The Stream

Why do cases of missing Black women rarely make US headlines?

On Monday, February 7 at 19:30 GMT: 
Each year in the United States, tens of thousands of Black women and girls are involved in disappearance cases, but very few of these stories will ever receive mainstream media attention.

Although racial minorities are involved in missing persons cases at disproportionate rates compared to White people, missing Black women are sometimes viewed as runaway situations and simply not treated as a priority by police.

In the case of Lauren Smith-Fields, a 23-year-old Black woman found dead in her Connecticut apartment on December 12, national news outlets only picked up on her story after a wave of social media hashtags and TikTok videos criticised local authorities and the media for not doing their jobs. A criminal investigation for Smith-Fields did not begin until more than a month after her death, and advocates for women of colour say the case once again highlights how racial bias can contribute to a lack of urgency when it comes to the lives of Black women.

American media has long been criticised for “Missing White Woman Syndrome”, or giving extra attention to missing White women while excluding other missing persons cases. Some cases, like those of Gabby Petito, a 22-year-old missing White woman who was later found murdered, are able to garner sustained national media coverage for weeks. Only about one-fifth of disappearance cases involving racial minorities receive coverage in US media, according to a 2016 study.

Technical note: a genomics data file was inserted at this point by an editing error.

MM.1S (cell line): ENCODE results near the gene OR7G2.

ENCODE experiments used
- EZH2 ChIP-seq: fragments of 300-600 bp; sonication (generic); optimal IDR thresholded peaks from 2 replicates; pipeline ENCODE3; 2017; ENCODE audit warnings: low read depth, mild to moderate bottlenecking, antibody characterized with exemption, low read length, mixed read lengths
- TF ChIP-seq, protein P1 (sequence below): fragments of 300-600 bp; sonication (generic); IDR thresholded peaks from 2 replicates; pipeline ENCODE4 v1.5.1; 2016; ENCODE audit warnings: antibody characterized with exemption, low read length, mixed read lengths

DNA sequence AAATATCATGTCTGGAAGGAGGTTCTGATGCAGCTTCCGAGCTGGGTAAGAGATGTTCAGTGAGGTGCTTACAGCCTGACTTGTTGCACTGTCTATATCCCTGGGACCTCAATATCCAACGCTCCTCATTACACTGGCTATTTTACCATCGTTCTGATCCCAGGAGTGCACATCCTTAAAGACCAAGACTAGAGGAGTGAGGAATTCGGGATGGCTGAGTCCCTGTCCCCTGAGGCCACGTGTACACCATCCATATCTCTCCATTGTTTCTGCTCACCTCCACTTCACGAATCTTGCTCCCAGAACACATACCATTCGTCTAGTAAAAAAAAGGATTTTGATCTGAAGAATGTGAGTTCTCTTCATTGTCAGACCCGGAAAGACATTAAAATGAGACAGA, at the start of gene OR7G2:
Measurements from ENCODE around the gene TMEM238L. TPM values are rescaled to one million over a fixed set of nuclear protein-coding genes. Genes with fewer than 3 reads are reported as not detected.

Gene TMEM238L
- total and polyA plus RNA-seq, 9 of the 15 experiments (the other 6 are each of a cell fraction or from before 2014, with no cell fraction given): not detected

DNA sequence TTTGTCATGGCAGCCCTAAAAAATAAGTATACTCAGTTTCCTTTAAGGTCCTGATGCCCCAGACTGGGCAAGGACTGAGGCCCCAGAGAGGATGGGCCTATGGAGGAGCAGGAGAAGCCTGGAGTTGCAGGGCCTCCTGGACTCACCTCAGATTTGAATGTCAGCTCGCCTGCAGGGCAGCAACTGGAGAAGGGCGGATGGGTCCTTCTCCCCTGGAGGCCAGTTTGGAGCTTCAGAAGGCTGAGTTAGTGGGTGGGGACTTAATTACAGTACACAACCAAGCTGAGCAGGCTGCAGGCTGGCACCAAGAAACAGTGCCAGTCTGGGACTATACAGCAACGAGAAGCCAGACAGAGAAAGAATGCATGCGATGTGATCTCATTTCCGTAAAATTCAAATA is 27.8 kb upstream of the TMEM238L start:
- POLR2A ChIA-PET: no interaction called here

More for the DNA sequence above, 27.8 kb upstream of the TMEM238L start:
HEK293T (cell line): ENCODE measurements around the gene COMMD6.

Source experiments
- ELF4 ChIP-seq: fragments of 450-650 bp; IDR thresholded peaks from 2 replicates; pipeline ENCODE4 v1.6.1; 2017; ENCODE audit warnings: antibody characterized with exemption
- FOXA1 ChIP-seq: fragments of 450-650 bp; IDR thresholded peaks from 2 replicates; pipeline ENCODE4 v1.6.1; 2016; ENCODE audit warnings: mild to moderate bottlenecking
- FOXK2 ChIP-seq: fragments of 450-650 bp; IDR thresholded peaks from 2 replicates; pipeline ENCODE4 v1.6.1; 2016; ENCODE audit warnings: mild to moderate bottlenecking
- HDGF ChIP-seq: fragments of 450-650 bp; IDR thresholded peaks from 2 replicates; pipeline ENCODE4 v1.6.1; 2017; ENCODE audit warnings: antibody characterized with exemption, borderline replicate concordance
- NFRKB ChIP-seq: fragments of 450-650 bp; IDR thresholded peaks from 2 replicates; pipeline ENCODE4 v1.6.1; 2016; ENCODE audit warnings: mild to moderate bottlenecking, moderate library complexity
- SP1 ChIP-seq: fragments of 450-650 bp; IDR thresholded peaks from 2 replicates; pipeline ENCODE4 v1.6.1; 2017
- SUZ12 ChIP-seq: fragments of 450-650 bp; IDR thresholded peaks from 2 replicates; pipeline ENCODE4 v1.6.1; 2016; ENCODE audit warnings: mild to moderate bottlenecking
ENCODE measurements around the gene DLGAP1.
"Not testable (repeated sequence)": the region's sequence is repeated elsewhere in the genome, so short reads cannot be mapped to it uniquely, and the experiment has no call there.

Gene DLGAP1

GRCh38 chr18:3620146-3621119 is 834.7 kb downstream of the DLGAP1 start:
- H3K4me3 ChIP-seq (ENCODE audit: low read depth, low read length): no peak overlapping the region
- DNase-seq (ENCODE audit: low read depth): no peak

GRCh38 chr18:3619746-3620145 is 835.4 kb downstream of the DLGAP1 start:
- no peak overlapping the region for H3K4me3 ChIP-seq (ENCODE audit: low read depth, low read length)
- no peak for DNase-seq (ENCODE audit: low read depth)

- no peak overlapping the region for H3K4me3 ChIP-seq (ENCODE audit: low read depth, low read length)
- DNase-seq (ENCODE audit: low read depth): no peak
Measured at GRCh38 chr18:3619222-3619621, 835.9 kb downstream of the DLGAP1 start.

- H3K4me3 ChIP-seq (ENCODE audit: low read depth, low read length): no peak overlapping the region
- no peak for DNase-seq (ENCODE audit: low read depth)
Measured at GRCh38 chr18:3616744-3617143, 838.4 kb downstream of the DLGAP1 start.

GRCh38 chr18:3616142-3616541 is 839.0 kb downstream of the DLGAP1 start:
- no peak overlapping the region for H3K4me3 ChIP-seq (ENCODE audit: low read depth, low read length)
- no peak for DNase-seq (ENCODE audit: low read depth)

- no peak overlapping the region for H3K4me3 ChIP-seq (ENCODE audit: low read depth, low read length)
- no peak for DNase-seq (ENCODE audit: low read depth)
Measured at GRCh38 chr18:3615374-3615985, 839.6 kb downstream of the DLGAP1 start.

In this episode of The Stream, we’ll discuss the issues surrounding missing Black women and how their cases are treated by the media and police.

On this episode of The Stream, we speak with:
Alexandria Onuoha, @theacostyles
Director of political advocacy, Black Boston

Amara Cofer, @blackgirlgoneP1
Host and executive producer, Black Girl Gone

Isha Miller, @ishamiller
Children and women’s advocate